The report is also critical of industry participation, seeing that as leading to capture. I think this is a legitimate concern, but I also think industry participation now is crucial as we transition from a black (really, gray) market to a legal one. I want to make sure that the illegal grows that poison land, water, and the fish and wildlife that live there are rooted out, and that there are incentives for the current industry to move towards regulation (and to report pollution by the unregulated). I think to make sure that growers, grows, and sellers move towards a regulated market, we need to talk to them to hear their concerns. I don’t want their concerns to dominate, but I think the implementation of regulations will be more effective if the people being regulated are able to provide input. I don’t envision them having a veto, and I certainly don’t want them driving the agenda. I don’t think the AUMA gives them that power.

Here’s why: much of what the AUMA proposes involves ordinary rulemaking by ordinary government bodies following ordinary procedures. Many of the details are delegated. This is not a proposition that micromanages. The BRC was explicit in its report that a ballot initiative would be a first step, not the final step, in regulating marijuana. Propositions are much harder to change than ordinary rulemaking. We don’t know what the post-AUMA world might look like, so it’s important to maintain flexibility. It might be similar to tobacco in some respects, in which case, by all means, I will support efforts to import the lessons of tobacco regulation into the marijuana context. But I think the usage patterns of marijuana are different (many tobacco users smoke a pack a day; I don’t see the same being true of joint smokers, but please correct me if I’m wrong), I think the social norms are different, and I think there’s a lot we just don’t know yet.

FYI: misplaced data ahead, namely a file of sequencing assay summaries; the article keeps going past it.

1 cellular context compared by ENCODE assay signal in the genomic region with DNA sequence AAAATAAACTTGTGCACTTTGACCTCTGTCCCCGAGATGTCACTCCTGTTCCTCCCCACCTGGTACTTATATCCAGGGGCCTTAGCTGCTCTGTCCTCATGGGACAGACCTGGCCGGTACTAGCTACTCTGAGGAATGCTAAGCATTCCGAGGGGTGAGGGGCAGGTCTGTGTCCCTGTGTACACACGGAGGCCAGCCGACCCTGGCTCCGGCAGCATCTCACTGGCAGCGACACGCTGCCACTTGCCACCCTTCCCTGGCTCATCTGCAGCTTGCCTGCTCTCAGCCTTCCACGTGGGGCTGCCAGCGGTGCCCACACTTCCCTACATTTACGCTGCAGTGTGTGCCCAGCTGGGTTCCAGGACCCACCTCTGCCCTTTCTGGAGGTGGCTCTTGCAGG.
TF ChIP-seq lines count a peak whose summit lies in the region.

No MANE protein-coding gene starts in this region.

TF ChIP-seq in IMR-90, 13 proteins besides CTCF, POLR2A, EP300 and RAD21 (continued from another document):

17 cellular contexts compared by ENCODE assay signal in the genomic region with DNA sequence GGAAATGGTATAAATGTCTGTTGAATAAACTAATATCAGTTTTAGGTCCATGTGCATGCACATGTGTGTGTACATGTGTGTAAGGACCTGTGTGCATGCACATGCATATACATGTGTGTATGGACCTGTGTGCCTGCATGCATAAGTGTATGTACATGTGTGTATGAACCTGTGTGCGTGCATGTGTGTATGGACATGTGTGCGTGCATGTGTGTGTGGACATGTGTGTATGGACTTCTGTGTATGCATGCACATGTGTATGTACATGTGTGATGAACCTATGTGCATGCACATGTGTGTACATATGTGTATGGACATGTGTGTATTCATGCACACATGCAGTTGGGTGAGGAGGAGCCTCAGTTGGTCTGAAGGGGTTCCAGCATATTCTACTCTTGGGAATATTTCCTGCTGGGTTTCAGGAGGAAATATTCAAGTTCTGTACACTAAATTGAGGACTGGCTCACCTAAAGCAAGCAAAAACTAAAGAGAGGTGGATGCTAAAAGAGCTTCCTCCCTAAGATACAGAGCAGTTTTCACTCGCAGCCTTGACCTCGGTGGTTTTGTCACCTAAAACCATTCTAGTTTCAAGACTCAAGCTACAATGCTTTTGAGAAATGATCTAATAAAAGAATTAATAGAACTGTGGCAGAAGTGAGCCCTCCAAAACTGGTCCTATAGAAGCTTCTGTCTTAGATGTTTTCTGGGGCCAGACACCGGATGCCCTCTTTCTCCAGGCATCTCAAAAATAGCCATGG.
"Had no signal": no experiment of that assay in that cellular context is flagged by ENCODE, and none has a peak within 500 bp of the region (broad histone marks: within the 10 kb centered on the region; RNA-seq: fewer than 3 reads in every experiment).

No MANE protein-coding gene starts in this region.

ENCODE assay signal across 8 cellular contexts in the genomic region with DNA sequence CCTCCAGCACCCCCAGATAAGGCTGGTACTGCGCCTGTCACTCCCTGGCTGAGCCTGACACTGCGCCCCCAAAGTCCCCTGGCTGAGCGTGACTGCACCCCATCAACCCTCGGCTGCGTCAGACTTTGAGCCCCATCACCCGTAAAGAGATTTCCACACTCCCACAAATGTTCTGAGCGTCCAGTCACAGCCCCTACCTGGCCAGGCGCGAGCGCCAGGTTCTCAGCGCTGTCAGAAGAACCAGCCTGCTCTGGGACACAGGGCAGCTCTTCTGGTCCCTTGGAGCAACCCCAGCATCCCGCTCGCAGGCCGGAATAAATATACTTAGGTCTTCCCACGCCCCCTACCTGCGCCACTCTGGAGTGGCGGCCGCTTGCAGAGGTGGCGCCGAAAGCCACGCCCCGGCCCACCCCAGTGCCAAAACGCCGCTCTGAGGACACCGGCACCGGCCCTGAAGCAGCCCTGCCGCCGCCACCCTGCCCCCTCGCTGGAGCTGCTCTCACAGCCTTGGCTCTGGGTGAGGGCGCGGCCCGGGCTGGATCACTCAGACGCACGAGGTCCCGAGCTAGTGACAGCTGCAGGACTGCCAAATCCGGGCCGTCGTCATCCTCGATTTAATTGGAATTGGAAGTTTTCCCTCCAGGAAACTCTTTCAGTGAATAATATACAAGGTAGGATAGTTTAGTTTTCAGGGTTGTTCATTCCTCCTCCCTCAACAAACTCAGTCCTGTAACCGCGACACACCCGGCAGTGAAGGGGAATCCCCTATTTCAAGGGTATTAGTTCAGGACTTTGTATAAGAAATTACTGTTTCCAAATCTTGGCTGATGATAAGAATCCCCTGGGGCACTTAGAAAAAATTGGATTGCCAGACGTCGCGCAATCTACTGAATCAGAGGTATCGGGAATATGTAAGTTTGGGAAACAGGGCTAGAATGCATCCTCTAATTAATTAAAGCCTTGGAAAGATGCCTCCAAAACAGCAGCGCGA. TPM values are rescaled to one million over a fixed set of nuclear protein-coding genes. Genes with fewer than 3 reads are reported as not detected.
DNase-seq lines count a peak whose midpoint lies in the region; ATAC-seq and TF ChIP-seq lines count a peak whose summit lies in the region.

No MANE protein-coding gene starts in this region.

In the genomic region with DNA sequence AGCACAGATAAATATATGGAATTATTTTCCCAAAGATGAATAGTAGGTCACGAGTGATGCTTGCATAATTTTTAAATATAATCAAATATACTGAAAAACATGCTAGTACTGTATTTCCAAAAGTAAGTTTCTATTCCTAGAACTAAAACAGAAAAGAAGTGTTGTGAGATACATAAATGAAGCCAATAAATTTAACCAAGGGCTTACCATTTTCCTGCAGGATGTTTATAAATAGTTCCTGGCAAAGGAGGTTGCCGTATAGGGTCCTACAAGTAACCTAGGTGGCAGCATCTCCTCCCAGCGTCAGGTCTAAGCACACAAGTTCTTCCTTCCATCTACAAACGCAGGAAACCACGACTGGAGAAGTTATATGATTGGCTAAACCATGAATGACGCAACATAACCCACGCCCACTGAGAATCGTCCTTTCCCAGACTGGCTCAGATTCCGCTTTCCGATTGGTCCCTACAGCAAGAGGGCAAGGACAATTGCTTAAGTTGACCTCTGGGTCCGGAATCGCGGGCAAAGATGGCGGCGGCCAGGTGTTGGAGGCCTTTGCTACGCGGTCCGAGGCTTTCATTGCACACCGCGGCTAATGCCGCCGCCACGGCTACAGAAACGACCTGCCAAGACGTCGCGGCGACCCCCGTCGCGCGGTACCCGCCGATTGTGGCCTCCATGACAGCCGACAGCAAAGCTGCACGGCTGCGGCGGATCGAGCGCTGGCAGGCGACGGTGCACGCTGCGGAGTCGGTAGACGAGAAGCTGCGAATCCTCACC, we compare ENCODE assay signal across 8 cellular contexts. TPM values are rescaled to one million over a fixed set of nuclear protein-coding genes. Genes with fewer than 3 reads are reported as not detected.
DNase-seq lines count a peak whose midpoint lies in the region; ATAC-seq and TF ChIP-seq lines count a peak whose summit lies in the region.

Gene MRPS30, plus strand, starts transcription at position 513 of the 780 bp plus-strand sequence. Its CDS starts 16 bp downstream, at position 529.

Besides, it’s not as though marijuana is completely unregulated under the AUMA. You can buy tobacco at the 7/11. You can’t buy marijuana except at certain stores that only sell marijuana, and localities can regulate these businesses further. You can buy an unlimited amount of tobacco. You can’t buy an unlimited amount of marijuana. The smoking age is currently 18 in California (though there was a move to raise it to 21). It’s 21 for marijuana. But none of these baseline rules precludes further regulation on the state or the local level. Most of what the proposition does is simply to move marijuana out of the criminal justice realm, a move the report’s authors agree with.

I really do think there will be public health issues involving a regulated market; I also think a regulated market has a much better chance of addressing those issues than our current one. I don’t think we know enough simply to assume that a failure to copy tobacco regulations is a mistake. I don’t think that means I’m naïve about the harms, that I want people to increase use, or that there aren’t risks to creating an industry. In fact, I really welcome the Tobacco Center’s perspective. I just think that these issues are best resolved via the regulatory process—not at the ballot initiative level—at which point I look forward to hearing more from them.

Author: W. David Ball

W. David Ball is an Associate Professor at Santa Clara School of Law. He writes and teaches primarily in the fields of criminal law and criminal procedure, with a special focus on sentencing and corrections. He also serves as the Co-Chair of the Corrections Committee of the American Bar Association.